It can be dangerous!
What if some insane Midas-person converts just the root of an airplane wing to gold? Or converts the steel support beam of a building, or bridge? Or how about just converting 1 cubic meter of that there nuclear reactor pressure vessel to gold? And are those realistic statues, or did the maniac really convert a whole kindergarten full of kids into golden garden gnomes?

I expect that the "Midas Wars" will be a brief and bitter fight to the death, leaving large tracts of the landscape littered with golden debris, before the Midas Curse becomes just another footnote in history. A cautionary tale of powers that mankind Should Not Have.

Or possibly:
Maybe the last few remaining Midas-persons will become valuable commodities, to be used under guard and operating under the strictest of supervision in a (already golden) prison-like environment. After all, it would be handy to have someone on hand that can instantly convert toxic waste, even radioactive waste, into harmless gold at a touch.
And if the toxins and radioactivity harms them, so what. They are not real humans, they are just Midas-people. The same demons that tried (and very nearly succeeded) to destroy the world economy with their depraved ways. Billions starved before they were stopped, and they deserve whatever happens to them now.

  • $\begingroup$ Comments are not for extended discussion; this conversation has been moved to chat. $\endgroup$
    – L.Dutch
    Commented Mar 31, 2021 at 16:59

For a start it stops being valuable.

If we fast forward past the initial few generations (such that thanks to his descendants gold is now ubiquitous) & the economic upheaval of crashing the worlds gold economy & destroying its value as a medium of exchange you will simply find yourself with a world where it's used for everything lead was, non toxic gold water pipes, roofing material etc,

You've set this in a pre-tech society & a few hundred years doesn't change that in the real world.

So there are no new technology applications here it merely replaces lead.

Which is good, a lot less lead poisoning all around because your using it in place of lead water pipes.

But that's really about the only major difference I can see it making.

That & silver is now the king of coins.

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    $\begingroup$ Tech note: gold is quite capable of being a toxic heavy metal, even though its mostly inert...... $\endgroup$
    – Stilez
    Commented Mar 29, 2021 at 20:23
  • $\begingroup$ Gold pipes! How did I not think of that! Gold roofs. Gold ship bottoms. Yes: gold is the new and much less toxic lead. There might still be gold coins: gold plated corrosion-proof iron. $\endgroup$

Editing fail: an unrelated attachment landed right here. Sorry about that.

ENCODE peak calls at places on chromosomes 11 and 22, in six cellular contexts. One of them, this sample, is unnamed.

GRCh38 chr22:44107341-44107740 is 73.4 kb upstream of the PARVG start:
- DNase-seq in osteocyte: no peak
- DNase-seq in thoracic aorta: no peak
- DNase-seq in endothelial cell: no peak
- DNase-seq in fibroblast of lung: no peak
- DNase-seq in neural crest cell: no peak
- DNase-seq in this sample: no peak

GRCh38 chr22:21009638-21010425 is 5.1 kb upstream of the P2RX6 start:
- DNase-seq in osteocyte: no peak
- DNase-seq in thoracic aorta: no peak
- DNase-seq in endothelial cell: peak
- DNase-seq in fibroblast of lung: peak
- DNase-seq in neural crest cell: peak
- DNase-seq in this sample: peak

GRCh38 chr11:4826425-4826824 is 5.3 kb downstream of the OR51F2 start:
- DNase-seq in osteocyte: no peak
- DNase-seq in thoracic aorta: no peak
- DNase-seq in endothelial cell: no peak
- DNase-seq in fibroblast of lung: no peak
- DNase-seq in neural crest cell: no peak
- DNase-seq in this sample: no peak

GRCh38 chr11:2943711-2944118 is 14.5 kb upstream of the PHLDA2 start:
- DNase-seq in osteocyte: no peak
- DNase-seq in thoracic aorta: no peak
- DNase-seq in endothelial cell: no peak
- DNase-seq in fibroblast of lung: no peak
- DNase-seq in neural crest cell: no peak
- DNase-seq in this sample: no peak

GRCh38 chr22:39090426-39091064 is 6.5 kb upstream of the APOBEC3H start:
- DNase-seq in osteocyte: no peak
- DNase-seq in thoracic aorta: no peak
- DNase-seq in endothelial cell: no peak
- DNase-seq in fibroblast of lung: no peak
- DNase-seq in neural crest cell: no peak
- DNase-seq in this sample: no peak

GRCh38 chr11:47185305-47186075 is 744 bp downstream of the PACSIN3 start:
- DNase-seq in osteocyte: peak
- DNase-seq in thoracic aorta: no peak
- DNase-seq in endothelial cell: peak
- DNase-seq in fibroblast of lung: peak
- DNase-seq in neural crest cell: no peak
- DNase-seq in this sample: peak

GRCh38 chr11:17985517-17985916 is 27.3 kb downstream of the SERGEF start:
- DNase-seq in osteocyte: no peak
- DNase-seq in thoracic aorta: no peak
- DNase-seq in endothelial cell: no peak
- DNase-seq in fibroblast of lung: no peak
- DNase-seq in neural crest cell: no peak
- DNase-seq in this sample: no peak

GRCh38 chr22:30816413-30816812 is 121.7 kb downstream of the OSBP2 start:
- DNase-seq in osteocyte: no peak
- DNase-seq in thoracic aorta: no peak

– Willk
    Commented Mar 31, 2021 at 1:24

It could be like OPEC?

If this actually happened,

  • the people with the "golden touch" would not be idiots...

  • obviously if you make too much, as everyone has mentioned the price of gold would simply plummet.


Assume for a moment that every single person with the gold touch, keeps together in a tight, tightly controlled clique with NO splitters.

As you can see - they are now SET. They would have an amazing amount of power and wealth.

A rich vein (sorry! :) ) for plots...

BUT. As you can also see, you immediately have a prisoner's dilemma game theory situation.

What happens if one gets greedy and (somehow) escapes and makes gold freely for her own use?

What happens if two competing sects - but, they have to diplomatically balance not producing too much.

Surely, the gold-making sect (or sects) would build up massive military power to protect themselves.

Surely, the gold-making sect (or sects) would build up tremendous "cultural traps" to keep members in line - just as with power-wielding sects in today's world - but more so!

You're on a plot winner there!

A great read ...

Everyone should read


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    $\begingroup$ "...the people with the "golden touch" would not be idiots..." - are you taking bets? $\endgroup$ Commented Mar 30, 2021 at 23:46
  • $\begingroup$ @BobJarvis-ReinstateMonica - lol on that ! But like I suggest, that is history / the story. The history of OPEC, which is just what is under discussion here, is fascinating stuff!! For the Prisoner's Dilemma, there are many super books such as amazon.com/Prisoners-Dilemma-Neumann-Theory-Puzzle/dp/… $\endgroup$